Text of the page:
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Archive 2012 · Buffalo and Erie County Botanical Gardens
  
 
sbeme
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p.1 #1 · p.1 #1 · Buffalo and Erie County Botanical Gardens


Olmstead does it again! Built in 1900.
Appreciate your critique, fine-tuning suggestions.

Kent: could have used your tilt-shift! Corrected as best as I could in LR.

Scott



GoetzPhotoz 2012

  Canon EOS 5D Mark II    EF17-40mm f/4L USM lens    21mm    f/9.5    1/180s    100 ISO    0.0 EV  




Jul 31, 2012 at 12:17 AM
AuntiPode
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p.1 #2 · p.1 #2 · Buffalo and Erie County Botanical Gardens


We're thumbing our noses at "dead center is deadly" are we?


Jul 31, 2012 at 01:10 AM
sbeme
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p.1 #3 · p.1 #3 · Buffalo and Erie County Botanical Gardens


Yup.
When you've got symmetry you've got to work with it.
Scott



Jul 31, 2012 at 01:11 AM
RustyBug
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p.1 #4 · p.1 #4 · Buffalo and Erie County Botanical Gardens


Sometimes "dead center" is "dead on" ... nicely done.

Edited on Jul 31, 2012 at 02:05 AM · View previous versions



Jul 31, 2012 at 02:04 AM
AuntiPode
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p.1 #5 · p.1 #5 · Buffalo and Erie County Botanical Gardens


It's got symmetry in spades. Nicely rendered, BTW.


Jul 31, 2012 at 02:04 AM
Camperjim
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p.1 #6 · p.1 #6 · Buffalo and Erie County Botanical Gardens


I agree -- very nicely done.

Not much to criticise with this one. I would think about cropping out about half of the blue sky. That would be my style but I am not sure if that would make any significant improvement.



Jul 31, 2012 at 02:18 AM
weissj
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p.1 #7 · p.1 #7 · Buffalo and Erie County Botanical Gardens


Gorgeous composure and spot on exposure. A really pleasing image. Well done.


Jul 31, 2012 at 02:23 AM
ben egbert
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p.1 #8 · p.1 #8 · Buffalo and Erie County Botanical Gardens


I was wondering what everyone was raving about, Opps, I was in Chrome which messed the sky color. Switched to Safari and now I see, absolutely gorgeous. I also like the symmetry here.






Jul 31, 2012 at 03:07 AM
sbeme
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p.1 #9 · p.1 #9 · Buffalo and Erie County Botanical Gardens


RustyBug wrote:
Sometimes "dead center" is "dead on" ... nicely done.


Thanks Kent. Not perfect symmetry but I guess close enough. Sometimes being off a tad in symmetry shots spoils it.
Scott



Jul 31, 2012 at 01:34 PM
sbeme
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p.1 #10 · p.1 #10 · Buffalo and Erie County Botanical Gardens


AuntiPode wrote:
It's got symmetry in spades. Nicely rendered, BTW.


Thanks Karen. Glad symmetry is trump in this comp.
Scott



Jul 31, 2012 at 01:34 PM
 

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sbeme
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p.1 #11 · p.1 #11 · Buffalo and Erie County Botanical Gardens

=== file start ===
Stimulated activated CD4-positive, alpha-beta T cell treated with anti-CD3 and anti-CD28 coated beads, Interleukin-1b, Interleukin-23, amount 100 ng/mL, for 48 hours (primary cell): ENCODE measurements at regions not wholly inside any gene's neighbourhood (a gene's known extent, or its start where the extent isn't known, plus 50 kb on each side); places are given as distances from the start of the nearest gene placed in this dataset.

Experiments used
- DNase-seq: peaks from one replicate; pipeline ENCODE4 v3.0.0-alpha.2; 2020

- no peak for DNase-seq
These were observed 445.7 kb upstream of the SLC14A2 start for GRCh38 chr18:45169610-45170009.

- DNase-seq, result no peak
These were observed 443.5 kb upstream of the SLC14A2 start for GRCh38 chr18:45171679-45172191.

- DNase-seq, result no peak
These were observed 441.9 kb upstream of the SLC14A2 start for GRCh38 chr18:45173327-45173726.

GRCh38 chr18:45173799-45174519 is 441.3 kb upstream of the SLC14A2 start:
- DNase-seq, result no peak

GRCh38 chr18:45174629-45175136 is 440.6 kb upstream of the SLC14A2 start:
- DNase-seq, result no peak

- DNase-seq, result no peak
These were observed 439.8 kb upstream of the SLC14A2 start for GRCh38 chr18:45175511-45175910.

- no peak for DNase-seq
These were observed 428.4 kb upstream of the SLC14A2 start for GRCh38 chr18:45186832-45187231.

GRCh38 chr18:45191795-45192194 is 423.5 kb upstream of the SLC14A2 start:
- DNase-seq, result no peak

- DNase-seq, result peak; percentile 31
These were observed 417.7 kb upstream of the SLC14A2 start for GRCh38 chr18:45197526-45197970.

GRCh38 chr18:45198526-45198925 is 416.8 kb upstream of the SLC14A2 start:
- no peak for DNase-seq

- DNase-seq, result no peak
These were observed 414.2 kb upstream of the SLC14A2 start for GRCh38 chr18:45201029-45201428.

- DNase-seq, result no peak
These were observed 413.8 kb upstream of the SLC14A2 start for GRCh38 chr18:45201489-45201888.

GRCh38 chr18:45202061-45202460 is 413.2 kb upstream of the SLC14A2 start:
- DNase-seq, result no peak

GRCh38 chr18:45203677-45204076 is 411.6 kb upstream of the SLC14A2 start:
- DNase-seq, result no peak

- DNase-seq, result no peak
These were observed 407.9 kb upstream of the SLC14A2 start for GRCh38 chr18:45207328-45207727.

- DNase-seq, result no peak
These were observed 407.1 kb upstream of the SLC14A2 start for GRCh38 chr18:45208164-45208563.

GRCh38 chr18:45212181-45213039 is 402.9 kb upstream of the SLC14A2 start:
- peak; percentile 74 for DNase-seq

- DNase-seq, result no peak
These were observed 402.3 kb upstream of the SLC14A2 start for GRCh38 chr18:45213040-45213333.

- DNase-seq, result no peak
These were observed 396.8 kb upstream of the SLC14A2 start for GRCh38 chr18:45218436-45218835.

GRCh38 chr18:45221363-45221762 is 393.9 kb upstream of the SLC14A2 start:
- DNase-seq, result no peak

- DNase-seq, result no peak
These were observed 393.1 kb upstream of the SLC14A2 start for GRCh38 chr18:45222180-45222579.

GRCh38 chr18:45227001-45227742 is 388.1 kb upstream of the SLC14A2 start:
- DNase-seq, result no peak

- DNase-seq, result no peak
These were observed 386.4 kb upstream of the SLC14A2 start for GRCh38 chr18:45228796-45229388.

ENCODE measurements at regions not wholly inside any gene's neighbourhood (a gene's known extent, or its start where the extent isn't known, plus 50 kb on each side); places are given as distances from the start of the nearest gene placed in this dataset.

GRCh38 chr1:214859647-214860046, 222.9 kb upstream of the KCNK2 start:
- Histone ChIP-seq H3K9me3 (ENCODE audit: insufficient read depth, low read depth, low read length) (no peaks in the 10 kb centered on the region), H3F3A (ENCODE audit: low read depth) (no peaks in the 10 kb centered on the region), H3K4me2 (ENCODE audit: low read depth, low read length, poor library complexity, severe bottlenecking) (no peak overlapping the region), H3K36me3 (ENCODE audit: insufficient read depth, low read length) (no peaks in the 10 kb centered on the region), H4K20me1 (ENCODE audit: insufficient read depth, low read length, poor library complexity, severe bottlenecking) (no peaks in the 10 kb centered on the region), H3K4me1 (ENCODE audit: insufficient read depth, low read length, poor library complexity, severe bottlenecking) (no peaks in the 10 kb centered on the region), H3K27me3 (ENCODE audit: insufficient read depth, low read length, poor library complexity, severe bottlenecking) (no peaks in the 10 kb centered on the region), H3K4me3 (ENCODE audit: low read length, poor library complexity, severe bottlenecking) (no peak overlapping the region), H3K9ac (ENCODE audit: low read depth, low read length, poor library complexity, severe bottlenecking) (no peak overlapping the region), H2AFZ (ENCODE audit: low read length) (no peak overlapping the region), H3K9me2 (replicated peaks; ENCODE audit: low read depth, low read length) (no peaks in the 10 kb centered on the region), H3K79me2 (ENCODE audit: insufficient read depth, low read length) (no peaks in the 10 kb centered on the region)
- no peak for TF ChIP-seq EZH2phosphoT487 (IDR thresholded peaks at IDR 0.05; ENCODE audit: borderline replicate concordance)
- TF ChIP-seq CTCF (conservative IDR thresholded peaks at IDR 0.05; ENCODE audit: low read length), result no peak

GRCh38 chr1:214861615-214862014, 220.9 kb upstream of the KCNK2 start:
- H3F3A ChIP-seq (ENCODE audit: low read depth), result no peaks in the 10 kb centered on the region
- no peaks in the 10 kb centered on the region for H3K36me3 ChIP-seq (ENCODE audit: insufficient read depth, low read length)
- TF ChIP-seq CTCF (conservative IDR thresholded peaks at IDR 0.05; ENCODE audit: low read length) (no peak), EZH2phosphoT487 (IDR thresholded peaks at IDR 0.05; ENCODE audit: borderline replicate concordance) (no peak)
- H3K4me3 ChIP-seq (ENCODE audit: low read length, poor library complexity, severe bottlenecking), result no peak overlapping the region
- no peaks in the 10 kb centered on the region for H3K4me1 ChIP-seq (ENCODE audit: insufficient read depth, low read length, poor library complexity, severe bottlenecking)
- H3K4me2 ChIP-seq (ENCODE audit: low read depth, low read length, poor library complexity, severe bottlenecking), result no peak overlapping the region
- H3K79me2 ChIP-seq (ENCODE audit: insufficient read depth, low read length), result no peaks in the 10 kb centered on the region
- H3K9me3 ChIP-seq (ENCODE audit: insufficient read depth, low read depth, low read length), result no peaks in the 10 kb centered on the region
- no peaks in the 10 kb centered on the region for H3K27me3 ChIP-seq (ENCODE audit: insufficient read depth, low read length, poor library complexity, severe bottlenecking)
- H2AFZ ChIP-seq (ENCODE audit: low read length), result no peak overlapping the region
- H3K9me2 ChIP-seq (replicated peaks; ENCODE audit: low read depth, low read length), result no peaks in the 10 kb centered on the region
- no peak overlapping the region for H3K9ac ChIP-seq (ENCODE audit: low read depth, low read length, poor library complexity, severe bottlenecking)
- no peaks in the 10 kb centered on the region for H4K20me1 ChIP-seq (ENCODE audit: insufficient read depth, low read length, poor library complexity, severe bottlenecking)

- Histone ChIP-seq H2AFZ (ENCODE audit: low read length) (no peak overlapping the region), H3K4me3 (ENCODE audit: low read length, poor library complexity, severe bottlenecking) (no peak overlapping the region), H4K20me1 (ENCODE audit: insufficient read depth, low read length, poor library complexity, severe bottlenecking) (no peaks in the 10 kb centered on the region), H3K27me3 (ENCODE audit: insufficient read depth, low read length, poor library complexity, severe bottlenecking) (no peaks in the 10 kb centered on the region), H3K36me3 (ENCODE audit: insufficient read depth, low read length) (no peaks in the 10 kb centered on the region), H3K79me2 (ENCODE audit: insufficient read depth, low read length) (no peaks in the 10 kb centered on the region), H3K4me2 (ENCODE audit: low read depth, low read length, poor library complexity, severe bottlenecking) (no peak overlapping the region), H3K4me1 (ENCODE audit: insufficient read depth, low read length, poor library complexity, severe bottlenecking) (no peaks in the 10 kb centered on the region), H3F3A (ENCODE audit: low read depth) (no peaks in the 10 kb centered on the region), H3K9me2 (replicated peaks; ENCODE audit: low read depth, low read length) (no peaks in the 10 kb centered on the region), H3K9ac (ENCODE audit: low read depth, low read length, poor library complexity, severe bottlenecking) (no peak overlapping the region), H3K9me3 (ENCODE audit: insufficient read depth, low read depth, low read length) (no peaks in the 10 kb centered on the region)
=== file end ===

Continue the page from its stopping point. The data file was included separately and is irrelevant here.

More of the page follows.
Camperjim wrote:
I agree -- very nicely done.

Not much to criticise with this one. I would think about cropping out about half of the blue sky. That would be my style but I am not sure if that would make any significant improvement.

I had the same debate. And tried several variations. With the same conclusion: a matter of taste.

Scott



Jul 31, 2012 at 01:35 PM
sbeme
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p.1 #12 · p.1 #12 · Buffalo and Erie County Botanical Gardens


weissj wrote:
Gorgeous composure and spot on exposure. A really pleasing image. Well done.

Thanks so much!
Scott



Jul 31, 2012 at 01:35 PM
sbeme
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p.1 #13 · p.1 #13 · Buffalo and Erie County Botanical Gardens


ben egbert wrote:
I was wondering what everyone was raving about, Opps, I was in Chrome which messed the sky color. Switched to Safari and now I see, absolutely gorgeous. I also like the symmetry here.


Thanks Ben. Another symmetry fan?
Scott



Jul 31, 2012 at 01:35 PM
RustyBug
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p.1 #14 · p.1 #14 · Buffalo and Erie County Botanical Gardens


sbeme wrote:
Thanks Kent. Not perfect symmetry but I guess close enough. Sometimes being off a tad in symmetry shots spoils it.
Scott


I picked up on that "not perfect" ... but decided to retract my comment @ it (although Karen was too fast for me to go unnoticed). It was a "micro-nit" that I felt warranted omission. I love our ability to "nit" for (not to be confuse with "at") each other, but I figured you already knew exactly how "perfect" your symmetry was.

I'd say the "tad" does not spoil this one. The only real cues are the lines on the sidewalk and the lamp post orientation, but since they are incidental to the main subject, horseshoes and hand grenades are certainly "close enough" for it to remain as a compelling image. All the "good stuff" totally overpowers the "micro-nit" for me on this one.

Those "V" sidewalks are some awesome leading lines ... I don't think it is possible for anyone to escape them taking you all the way in. The tonal value of the building of course demands you go there, but when you try to "exit" to look at the foreground ... bam, the sidewalk drags you back. Talk about a "moving sidewalk".

"Freaky Good" comp.



Jul 31, 2012 at 01:41 PM
cgardner
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p.1 #15 · p.1 #15 · Buffalo and Erie County Botanical Gardens


Works better for me cropped just above the wispy cloud on the right. Everything above that is dead space that I don't find is needed for balance: the white building does that.